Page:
Gastroesophageal reflux disease or GERD occurs when stomach acid refluxes or moves backward into the esophagus and possibly higher into the mouth or airway structures. Heartburn is a key symptom of GERD
Stomach acid helps digest the food we eat. The lining of the stomach is built to handle the strong acid it produces. However, the cells lining the esophagus are different. This is the reason why the back flow of acid irritates the esophagus and causes a burning sensation in the chest or throat known as heartburn.
GERD can strike people of all ages, but statistics show that the risk increases with age and dramatically rises after age 40. About 10 percent of Americans have episodes of heartburn every day, and 44 percent have symptoms at least once a month. It has been estimated that GERD affects 25 to 35 percent of the U.S. Population. GERD has a significant economic impact because it affects many people. Based on an American Gastrointestinal Association study, GERD is the most costly digestive disease, with an annual cost of $10 billion. Many people with GERD report loss of work productivity. In addition, this disease also has considerable effects on one's quality of life.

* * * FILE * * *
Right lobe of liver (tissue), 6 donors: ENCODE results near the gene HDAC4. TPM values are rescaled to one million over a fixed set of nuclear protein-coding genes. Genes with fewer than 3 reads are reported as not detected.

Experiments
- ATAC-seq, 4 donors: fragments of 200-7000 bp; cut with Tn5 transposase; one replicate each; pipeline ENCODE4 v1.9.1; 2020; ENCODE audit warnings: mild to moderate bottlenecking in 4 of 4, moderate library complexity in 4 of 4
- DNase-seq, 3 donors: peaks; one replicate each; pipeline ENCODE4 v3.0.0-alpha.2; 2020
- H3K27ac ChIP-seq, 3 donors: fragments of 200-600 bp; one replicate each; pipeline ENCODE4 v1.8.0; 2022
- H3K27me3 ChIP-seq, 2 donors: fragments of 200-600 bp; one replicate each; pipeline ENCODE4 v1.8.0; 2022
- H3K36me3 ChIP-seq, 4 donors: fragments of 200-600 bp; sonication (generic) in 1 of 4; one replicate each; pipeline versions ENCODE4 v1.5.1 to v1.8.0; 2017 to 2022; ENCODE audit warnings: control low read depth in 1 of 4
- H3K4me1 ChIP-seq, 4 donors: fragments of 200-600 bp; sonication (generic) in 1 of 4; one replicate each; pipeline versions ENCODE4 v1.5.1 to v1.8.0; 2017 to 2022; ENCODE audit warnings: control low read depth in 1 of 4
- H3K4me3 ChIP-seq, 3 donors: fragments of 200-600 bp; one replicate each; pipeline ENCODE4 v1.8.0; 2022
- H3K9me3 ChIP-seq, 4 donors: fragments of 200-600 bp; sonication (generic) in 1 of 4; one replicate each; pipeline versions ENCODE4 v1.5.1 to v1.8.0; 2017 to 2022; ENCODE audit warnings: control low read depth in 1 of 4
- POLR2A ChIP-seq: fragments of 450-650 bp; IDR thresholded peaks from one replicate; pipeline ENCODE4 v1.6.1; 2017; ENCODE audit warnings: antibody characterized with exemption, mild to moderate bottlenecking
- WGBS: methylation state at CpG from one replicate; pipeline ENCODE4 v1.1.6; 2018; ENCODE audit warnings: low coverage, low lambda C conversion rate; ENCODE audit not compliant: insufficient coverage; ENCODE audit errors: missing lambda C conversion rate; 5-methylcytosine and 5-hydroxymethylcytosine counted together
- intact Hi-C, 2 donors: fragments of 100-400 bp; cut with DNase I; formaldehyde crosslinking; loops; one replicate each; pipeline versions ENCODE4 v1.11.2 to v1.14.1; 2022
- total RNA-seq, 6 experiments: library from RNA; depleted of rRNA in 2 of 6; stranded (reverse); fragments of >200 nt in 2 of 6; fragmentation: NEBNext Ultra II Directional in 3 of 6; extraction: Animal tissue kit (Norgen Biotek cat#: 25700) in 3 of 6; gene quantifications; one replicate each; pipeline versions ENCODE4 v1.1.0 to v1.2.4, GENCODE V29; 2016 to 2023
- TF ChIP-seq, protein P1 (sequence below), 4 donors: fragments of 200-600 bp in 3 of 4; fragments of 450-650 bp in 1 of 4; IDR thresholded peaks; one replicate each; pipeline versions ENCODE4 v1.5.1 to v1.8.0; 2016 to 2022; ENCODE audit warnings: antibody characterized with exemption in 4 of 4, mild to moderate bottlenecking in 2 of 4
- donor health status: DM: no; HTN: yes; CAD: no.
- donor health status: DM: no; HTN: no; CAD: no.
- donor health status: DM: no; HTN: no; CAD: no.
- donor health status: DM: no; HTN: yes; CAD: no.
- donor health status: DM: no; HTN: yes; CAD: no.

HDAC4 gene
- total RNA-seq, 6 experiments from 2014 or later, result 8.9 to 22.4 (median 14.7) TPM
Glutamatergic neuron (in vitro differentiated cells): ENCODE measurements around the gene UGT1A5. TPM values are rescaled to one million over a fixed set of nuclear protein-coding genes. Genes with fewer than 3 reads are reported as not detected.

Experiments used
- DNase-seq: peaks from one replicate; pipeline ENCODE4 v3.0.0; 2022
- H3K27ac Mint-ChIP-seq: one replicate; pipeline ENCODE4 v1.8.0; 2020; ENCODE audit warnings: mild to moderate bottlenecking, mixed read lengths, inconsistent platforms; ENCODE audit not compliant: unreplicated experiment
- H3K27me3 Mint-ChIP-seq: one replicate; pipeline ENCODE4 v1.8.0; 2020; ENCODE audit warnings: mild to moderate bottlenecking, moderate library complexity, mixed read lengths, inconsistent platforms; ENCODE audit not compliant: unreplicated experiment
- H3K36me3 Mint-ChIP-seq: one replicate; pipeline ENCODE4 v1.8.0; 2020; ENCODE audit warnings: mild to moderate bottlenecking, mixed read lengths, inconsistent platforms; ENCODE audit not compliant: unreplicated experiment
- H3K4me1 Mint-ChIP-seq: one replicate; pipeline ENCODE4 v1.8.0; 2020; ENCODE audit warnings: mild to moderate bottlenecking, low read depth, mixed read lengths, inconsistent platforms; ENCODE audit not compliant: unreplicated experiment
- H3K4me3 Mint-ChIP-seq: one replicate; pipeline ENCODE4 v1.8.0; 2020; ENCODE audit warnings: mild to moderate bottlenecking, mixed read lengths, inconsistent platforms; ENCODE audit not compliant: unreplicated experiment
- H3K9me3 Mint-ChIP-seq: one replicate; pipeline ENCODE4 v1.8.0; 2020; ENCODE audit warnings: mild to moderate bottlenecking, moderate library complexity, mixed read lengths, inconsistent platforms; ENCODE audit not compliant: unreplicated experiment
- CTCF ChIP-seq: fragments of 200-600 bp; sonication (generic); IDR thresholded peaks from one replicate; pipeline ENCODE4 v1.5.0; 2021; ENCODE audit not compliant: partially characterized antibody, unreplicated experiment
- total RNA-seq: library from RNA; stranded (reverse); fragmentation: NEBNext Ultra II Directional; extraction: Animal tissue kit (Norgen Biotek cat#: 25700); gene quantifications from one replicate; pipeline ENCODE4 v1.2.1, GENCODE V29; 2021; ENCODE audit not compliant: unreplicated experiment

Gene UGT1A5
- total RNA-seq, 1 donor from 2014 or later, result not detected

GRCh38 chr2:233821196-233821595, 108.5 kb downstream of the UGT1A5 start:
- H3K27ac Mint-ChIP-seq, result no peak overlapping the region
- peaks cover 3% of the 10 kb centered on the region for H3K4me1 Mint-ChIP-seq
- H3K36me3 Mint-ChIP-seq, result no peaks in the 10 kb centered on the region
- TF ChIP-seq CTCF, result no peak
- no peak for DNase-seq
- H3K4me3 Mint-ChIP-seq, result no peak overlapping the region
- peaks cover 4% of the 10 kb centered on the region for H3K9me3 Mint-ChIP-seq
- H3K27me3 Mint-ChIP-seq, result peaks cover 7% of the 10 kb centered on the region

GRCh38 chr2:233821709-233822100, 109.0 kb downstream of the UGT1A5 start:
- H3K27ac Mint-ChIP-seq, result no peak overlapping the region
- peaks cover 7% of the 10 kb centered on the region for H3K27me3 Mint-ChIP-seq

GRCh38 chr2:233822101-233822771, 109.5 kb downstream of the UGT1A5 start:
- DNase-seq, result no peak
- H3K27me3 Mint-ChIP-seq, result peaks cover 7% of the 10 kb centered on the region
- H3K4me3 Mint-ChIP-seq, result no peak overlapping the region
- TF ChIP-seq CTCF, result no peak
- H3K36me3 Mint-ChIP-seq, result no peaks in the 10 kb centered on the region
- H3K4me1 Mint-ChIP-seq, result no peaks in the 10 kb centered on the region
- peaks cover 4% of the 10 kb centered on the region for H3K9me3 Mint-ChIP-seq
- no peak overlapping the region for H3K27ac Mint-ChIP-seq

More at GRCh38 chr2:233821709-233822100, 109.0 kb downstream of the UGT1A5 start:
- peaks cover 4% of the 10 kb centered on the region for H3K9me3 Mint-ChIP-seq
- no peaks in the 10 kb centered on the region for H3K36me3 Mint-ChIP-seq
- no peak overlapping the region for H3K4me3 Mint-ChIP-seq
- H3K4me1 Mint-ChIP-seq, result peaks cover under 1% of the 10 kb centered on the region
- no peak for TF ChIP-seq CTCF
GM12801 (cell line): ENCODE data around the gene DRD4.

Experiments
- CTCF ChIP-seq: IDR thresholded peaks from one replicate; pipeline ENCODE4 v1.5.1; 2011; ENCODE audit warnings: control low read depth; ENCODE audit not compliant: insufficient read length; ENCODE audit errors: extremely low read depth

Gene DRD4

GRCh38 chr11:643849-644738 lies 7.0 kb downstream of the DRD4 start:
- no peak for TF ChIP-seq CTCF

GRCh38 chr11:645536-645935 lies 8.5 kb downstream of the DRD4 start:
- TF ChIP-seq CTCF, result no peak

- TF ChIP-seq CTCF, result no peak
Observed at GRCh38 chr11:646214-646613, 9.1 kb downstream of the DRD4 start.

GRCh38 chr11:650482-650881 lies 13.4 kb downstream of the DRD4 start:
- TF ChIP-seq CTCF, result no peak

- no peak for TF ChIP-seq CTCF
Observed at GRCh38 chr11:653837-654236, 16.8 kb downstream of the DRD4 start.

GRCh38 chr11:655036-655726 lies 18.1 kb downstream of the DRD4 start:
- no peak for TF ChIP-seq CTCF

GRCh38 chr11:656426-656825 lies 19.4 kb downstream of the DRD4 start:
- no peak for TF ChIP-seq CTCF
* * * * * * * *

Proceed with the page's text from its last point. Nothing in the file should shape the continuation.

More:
GERD may lead to more serious health problems. Over time, the reflux of stomach acid may damage the lining of the esophagus, causing inflammation and pain. If left untreated, GERD can permanently damage the esophagus and sometimes can even lead to cancer.
If you suspect you may have GERD, you should consult a doctor to confirm the diagnosis. There are many ways to treat this health problem. The risk of complications can be reduced by making lifestyle and diet modifications. Your doctor will recommend the treatment option that would work best for you.
Burns,D., Shah, N. 100. 2007.Questions & Answers about Gastroesophageal Reflux Disease (Gerd): A Lahey Clinic Guide. Jones & Bartlett Publishers.
Fass,R.2003. Gerd/Dyspepsia - Hot Topics. Hanley & Belfus
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